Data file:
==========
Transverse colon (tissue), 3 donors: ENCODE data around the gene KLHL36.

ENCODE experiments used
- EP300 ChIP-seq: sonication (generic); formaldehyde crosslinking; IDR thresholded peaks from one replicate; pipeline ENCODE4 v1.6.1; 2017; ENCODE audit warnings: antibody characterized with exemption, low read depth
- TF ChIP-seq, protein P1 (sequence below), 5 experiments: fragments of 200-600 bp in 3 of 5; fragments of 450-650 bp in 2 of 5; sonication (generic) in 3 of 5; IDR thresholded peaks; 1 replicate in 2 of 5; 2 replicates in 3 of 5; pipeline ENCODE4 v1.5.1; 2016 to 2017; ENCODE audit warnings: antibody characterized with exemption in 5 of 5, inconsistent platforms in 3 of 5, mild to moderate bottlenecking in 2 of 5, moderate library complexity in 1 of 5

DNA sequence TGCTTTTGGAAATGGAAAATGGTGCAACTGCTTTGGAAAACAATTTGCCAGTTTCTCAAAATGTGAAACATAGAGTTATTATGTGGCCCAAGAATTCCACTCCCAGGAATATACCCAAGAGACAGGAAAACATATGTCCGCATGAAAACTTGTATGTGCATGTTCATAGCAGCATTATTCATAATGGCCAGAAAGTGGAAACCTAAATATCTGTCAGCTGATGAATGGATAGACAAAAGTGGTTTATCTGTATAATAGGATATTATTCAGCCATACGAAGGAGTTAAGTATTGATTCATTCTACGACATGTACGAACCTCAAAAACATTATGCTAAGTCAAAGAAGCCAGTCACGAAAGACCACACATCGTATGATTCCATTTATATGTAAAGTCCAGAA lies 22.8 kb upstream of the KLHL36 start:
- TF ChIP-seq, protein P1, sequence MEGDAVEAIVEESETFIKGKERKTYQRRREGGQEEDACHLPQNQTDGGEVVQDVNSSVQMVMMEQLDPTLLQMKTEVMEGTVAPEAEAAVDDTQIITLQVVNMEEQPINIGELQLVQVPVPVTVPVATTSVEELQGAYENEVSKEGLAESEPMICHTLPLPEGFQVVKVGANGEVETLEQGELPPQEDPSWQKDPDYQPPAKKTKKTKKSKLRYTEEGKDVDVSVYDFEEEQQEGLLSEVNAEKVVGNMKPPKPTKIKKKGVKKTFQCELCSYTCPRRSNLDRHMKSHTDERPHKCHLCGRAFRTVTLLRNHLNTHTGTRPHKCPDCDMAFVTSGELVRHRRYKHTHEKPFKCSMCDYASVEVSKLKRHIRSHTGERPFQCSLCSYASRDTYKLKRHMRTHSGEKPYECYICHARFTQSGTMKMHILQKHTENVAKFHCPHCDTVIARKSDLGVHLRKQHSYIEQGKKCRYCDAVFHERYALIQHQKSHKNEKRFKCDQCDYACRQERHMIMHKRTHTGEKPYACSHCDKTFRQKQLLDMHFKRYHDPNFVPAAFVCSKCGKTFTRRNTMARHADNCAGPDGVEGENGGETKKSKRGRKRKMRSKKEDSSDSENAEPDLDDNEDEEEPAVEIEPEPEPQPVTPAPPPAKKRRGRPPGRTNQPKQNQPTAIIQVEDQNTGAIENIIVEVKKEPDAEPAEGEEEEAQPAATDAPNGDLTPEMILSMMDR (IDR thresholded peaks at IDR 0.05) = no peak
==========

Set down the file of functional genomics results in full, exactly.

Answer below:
Transverse colon (tissue), 3 donors: ENCODE data around the gene KLHL36.

ENCODE experiments used
- EP300 ChIP-seq: sonication (generic); formaldehyde crosslinking; IDR thresholded peaks from one replicate; pipeline ENCODE4 v1.6.1; 2017; ENCODE audit warnings: antibody characterized with exemption, low read depth
- TF ChIP-seq, protein P1 (sequence below), 5 experiments: fragments of 200-600 bp in 3 of 5; fragments of 450-650 bp in 2 of 5; sonication (generic) in 3 of 5; IDR thresholded peaks; 1 replicate in 2 of 5; 2 replicates in 3 of 5; pipeline ENCODE4 v1.5.1; 2016 to 2017; ENCODE audit warnings: antibody characterized with exemption in 5 of 5, inconsistent platforms in 3 of 5, mild to moderate bottlenecking in 2 of 5, moderate library complexity in 1 of 5

DNA sequence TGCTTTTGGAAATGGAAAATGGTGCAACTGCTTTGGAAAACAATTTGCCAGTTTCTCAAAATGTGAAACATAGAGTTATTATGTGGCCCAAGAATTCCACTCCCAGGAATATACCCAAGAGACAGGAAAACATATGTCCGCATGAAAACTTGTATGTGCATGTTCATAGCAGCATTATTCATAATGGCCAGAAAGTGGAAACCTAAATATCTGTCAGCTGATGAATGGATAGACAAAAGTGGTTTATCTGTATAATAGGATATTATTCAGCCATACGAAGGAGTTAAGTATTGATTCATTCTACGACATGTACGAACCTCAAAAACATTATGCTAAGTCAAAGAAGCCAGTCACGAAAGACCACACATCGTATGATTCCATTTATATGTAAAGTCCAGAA lies 22.8 kb upstream of the KLHL36 start:
- TF ChIP-seq, protein P1, sequence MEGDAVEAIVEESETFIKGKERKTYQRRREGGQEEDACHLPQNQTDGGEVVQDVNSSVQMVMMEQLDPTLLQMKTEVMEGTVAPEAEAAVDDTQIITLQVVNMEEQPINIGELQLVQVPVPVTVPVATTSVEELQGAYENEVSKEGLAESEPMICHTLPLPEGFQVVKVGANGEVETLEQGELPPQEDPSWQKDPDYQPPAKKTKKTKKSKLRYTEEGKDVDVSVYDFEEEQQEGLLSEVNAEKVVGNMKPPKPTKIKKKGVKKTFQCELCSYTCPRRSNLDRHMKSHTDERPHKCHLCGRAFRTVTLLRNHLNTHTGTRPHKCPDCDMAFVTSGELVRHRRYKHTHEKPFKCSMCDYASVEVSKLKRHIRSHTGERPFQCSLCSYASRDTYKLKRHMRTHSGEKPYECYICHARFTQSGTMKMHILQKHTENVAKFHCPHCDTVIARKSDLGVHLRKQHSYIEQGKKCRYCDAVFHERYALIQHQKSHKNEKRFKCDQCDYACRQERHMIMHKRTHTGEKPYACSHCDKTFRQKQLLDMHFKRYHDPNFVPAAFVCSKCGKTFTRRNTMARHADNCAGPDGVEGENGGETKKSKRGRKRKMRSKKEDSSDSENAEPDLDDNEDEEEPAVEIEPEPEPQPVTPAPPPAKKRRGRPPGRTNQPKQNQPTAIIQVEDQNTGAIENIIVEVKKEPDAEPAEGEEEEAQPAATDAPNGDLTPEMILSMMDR (IDR thresholded peaks at IDR 0.05) = no peak